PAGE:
English adjuncts start dialogue on creativity

Jessica Guerrucci — Managing Editor

When Garret Dell’s father passed, he said he found ways to heal through “ekphrasis,” or telling stories with his art and creating a sense of identity for Dell, but it was also what inspired his research.

“I plan on using it as a kind of reverse forensic sketch of figuring out who my father was,” said Dell, an English adjunct professor. “So it’s a process of identity, telling a story, but therapeutic for myself and my family.”

Dell was one of three English adjunct professors to share ideas at the English Department Creativity and Research forum on Oct. 30.

The forum included informal presentations by adjunct faculty,
and their scholarly and creative projects, followed by both feedback and a
dialouge on creativity.

As the professors listened, Dell spoke of how his father was a Vietnam veteran who suffered from PTSD that caused him to withdraw from his family and throw himself into his paintings. Due to his father’s lack of communication, Dell said he not only wanted to tell his father’s story, but also celebrate the artistic talent of combat Veterans.

Suzanne LaCroix, an English adjunct professor, shared her ideas about a book she wants to write. Abortion, dystopia and a split nation – were the general concepts she spoke about regarding her book.

“I want to make an argument about women’s rights to choose that is cohesive and explores all of the different viewpoints in a very honest way and doesn’t necessarily give more weight to one side,” said LaCroix.

She said she wanted to create a story where all different types of pregnancy issues arose and the overall premise would be that, in the not too distant future, the argument over a woman’s right to choose to terminate a pregnancy causes the states to split almost 50-50.

“In order to prevent further loss of life and a potential civil war over this issue that has become so divisive, congress agrees to a federal split,” said LaCroix, “so there is two different countries, essentially, because of this one issue.”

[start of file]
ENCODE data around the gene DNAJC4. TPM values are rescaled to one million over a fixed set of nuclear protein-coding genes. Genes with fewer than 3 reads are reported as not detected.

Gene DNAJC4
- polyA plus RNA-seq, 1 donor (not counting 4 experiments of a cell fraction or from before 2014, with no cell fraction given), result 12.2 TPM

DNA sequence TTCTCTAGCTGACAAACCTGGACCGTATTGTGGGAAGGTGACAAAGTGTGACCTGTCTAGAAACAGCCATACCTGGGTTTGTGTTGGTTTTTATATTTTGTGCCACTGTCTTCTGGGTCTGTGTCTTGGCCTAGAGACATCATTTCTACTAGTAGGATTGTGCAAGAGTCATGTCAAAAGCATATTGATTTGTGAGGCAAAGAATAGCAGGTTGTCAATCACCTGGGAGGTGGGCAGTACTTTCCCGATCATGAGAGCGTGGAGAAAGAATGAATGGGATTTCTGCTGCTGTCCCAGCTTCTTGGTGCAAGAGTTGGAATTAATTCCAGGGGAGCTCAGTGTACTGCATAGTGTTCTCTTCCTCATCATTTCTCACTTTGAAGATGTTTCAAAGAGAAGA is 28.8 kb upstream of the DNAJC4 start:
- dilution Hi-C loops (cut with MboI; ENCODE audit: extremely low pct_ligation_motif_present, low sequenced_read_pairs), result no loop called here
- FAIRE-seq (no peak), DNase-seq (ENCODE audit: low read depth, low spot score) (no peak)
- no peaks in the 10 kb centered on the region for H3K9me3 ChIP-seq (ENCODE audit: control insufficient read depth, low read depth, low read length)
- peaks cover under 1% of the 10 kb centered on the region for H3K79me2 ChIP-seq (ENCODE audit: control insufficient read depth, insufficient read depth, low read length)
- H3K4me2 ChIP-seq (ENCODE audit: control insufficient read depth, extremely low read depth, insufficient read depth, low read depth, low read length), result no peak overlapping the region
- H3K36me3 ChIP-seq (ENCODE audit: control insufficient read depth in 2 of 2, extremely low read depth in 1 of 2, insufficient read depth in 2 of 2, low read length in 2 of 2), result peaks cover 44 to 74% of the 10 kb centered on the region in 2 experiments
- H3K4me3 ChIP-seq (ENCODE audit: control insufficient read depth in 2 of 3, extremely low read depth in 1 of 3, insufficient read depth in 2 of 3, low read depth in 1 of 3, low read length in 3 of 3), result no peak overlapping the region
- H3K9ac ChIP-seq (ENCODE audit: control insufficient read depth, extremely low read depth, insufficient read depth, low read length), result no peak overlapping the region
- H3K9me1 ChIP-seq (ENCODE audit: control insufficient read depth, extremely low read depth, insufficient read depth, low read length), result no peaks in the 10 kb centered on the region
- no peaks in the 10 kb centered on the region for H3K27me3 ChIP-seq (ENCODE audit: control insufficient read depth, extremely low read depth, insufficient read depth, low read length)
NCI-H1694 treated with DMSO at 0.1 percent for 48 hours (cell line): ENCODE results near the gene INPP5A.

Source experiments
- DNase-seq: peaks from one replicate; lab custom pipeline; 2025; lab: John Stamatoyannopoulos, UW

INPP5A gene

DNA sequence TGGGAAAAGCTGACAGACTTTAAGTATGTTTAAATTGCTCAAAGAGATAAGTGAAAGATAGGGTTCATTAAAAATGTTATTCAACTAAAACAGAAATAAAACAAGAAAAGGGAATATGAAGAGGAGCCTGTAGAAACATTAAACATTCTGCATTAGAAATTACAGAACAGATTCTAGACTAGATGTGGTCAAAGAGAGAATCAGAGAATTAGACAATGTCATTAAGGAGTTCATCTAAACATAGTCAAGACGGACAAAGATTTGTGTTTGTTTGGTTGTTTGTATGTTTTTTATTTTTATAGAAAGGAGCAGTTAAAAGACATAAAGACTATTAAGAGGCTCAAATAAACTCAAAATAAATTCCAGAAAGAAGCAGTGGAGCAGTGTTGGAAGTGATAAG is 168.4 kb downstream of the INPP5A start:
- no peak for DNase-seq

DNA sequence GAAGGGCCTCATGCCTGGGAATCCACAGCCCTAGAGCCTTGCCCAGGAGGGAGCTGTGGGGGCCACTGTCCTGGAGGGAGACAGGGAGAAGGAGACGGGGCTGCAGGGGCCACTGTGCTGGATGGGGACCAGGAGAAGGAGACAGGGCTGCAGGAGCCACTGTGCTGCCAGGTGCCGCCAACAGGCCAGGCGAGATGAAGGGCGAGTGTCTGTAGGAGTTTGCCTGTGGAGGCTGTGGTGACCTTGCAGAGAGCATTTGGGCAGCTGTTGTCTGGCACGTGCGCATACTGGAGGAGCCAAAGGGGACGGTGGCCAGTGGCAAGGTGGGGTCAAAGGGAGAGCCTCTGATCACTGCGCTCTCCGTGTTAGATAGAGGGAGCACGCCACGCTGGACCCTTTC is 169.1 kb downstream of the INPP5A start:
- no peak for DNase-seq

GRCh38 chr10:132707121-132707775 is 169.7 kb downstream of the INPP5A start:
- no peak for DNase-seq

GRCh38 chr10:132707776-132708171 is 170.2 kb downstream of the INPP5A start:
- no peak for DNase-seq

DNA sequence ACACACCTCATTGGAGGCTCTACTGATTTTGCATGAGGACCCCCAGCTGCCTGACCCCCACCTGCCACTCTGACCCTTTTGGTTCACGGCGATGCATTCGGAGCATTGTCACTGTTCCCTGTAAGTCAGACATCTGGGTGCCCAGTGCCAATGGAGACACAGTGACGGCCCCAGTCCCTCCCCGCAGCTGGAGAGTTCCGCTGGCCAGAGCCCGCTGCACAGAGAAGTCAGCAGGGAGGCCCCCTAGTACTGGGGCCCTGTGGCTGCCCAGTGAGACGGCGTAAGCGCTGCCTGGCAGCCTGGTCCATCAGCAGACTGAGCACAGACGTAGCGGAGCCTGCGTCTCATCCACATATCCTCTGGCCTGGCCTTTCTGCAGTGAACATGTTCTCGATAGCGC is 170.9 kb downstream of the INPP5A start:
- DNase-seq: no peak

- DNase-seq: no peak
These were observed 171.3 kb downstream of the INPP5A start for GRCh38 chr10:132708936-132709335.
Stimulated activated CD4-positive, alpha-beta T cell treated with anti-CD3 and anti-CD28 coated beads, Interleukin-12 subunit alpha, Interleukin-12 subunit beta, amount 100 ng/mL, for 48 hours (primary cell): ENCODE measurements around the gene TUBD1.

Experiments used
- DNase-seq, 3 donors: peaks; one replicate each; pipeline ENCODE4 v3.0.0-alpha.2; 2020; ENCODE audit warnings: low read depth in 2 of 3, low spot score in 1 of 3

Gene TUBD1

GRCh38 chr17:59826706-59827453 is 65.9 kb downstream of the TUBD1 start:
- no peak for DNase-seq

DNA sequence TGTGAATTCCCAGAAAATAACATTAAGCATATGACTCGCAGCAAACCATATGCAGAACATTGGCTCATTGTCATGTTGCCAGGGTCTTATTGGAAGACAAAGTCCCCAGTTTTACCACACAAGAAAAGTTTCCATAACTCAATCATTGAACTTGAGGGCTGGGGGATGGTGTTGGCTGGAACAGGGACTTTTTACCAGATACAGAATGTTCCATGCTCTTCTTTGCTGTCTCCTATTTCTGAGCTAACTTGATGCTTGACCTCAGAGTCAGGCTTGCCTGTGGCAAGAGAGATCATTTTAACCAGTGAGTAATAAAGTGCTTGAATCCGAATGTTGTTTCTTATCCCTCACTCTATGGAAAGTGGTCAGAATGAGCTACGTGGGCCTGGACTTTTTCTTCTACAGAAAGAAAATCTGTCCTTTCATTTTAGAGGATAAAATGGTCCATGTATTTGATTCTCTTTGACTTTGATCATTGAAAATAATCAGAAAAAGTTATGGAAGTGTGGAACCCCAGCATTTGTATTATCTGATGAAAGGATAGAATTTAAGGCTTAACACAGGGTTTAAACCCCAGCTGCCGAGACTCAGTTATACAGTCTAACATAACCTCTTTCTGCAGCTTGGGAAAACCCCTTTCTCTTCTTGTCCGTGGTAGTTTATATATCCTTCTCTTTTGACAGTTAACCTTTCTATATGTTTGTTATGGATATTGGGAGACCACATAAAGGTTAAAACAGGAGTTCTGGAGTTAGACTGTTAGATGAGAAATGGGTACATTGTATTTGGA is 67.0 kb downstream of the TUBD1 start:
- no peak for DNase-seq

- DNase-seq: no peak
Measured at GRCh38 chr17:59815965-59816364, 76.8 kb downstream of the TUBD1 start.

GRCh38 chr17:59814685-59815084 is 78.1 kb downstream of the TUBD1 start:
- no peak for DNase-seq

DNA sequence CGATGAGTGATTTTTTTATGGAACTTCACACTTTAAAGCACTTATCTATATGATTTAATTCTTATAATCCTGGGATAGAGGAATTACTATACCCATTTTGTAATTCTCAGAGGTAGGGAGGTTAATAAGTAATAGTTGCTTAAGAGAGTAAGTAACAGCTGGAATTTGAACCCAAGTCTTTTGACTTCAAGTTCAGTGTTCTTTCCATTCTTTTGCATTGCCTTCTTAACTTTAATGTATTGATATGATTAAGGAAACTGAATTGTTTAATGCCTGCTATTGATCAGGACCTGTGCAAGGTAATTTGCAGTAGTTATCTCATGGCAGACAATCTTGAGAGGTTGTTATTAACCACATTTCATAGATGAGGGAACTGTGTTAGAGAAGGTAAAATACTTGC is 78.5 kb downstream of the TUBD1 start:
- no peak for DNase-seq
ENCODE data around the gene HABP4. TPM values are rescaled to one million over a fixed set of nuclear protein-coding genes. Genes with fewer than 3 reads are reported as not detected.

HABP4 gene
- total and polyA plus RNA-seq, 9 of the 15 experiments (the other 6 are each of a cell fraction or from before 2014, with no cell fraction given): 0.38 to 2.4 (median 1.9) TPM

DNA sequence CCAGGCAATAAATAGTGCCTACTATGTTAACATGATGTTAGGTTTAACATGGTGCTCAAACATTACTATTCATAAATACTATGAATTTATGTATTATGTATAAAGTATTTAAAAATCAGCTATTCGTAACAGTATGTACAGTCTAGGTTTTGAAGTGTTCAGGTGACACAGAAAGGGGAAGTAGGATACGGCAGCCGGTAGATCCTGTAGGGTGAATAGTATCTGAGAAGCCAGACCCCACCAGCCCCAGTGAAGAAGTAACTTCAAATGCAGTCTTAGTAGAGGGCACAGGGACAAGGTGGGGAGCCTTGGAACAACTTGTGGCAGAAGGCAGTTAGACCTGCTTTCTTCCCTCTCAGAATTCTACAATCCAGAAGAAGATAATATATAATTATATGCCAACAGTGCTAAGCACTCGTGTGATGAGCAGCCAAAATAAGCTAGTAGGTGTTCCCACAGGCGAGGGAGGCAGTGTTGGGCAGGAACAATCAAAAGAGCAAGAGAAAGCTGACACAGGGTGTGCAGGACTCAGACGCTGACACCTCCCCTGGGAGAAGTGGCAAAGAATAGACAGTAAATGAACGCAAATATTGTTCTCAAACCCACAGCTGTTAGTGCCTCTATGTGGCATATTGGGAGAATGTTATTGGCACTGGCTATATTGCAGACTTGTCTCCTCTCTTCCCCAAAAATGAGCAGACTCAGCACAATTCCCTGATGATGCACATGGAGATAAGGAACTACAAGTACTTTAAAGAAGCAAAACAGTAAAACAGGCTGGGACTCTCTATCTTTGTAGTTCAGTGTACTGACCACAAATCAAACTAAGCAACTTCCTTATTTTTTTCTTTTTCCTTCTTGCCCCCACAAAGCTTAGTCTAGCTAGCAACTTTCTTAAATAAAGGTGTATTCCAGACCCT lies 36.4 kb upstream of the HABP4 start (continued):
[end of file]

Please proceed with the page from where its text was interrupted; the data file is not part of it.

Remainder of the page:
While still in the “discovery phase” of her research, other professors engaged in a dialogue and offered suggestions about what she might add to her story. One
of these professors was Shelley Stoehr- McCarthy, an English adjunct professor who also shared ideas of her own.

Unlike the other professors, Stoehr- McCarthy’s research was more focused on students and being in the classroom. She said she uses games to teach her students to improve sentence mechanics by going through different steps, similar to a building plan starting with forming a foundation.

“They’re really getting lectures in all of these games, said Stoehr-McCarthy,
“it’s just through the unpacking of the answers rather than giving it ahead of time for each game.”

According to the Adobe State of Create global benchmark study, it was found that more than half of those surveyed felt that creativity was being stifled by
their educational systems. However, through games such as “Grammar Go Fish” and “Sentence Hot Potato,” Stoehr- McCarthy said she has seen that errors in students work go down by 33 percent, based off errors that were made in their first and last papers.

McCarthy said these games help her build a sense of “classroom community.” She
said, by the time she asks them to create sentences on their own, she hasa lot of compliance when it comes to participation.

Overall, through the use of games, she said she just wants to show students that English can be enjoyable.

“One of the reasons I use games is to shake them up and make them feel uncomfortable,” said Stoehr-McCarthy, “and uncomfortable in a way that leads to laughter and fun.”

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